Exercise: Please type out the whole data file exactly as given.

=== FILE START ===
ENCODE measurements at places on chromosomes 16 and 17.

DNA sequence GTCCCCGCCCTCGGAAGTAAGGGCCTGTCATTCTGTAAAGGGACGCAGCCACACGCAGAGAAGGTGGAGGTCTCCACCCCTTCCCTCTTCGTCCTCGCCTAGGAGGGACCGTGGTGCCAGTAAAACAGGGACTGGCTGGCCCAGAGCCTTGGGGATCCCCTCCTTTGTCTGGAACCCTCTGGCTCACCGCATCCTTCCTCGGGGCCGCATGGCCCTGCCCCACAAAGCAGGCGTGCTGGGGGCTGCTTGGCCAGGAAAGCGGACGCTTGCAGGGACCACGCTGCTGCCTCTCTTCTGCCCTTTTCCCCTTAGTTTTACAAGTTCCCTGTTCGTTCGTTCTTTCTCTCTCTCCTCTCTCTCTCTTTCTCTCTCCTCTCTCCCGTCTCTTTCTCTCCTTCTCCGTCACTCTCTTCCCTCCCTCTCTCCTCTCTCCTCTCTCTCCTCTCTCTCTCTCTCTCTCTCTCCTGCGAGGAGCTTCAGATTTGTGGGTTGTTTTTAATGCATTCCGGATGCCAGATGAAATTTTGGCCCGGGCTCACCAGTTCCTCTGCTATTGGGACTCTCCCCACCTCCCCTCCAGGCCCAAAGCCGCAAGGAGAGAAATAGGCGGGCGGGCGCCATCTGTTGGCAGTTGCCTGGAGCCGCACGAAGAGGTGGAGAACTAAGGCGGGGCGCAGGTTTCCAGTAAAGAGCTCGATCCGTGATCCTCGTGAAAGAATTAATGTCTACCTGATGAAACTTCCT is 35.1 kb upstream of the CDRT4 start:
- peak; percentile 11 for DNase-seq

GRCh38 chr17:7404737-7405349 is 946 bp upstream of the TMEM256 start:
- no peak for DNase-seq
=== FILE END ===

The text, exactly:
ENCODE measurements at places on chromosomes 16 and 17.

DNA sequence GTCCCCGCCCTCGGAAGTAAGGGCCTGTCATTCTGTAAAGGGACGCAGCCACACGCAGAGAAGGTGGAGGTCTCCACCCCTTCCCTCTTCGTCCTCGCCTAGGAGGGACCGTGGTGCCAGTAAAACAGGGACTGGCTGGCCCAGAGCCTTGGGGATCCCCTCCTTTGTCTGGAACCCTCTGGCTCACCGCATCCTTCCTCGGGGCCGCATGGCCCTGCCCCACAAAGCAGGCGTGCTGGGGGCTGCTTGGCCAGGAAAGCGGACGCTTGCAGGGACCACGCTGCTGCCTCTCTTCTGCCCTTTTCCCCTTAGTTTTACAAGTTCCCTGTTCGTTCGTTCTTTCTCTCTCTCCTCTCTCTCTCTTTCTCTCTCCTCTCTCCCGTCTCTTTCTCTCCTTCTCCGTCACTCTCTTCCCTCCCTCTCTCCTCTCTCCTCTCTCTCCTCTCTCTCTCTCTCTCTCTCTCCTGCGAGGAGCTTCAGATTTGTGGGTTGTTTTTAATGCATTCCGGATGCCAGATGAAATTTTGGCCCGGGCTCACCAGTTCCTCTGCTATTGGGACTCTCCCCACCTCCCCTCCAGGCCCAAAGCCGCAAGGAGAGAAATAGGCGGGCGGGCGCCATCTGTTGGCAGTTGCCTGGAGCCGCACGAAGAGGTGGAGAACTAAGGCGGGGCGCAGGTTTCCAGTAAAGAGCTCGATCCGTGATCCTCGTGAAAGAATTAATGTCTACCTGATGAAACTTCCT is 35.1 kb upstream of the CDRT4 start:
- peak; percentile 11 for DNase-seq

GRCh38 chr17:7404737-7405349 is 946 bp upstream of the TMEM256 start:
- no peak for DNase-seq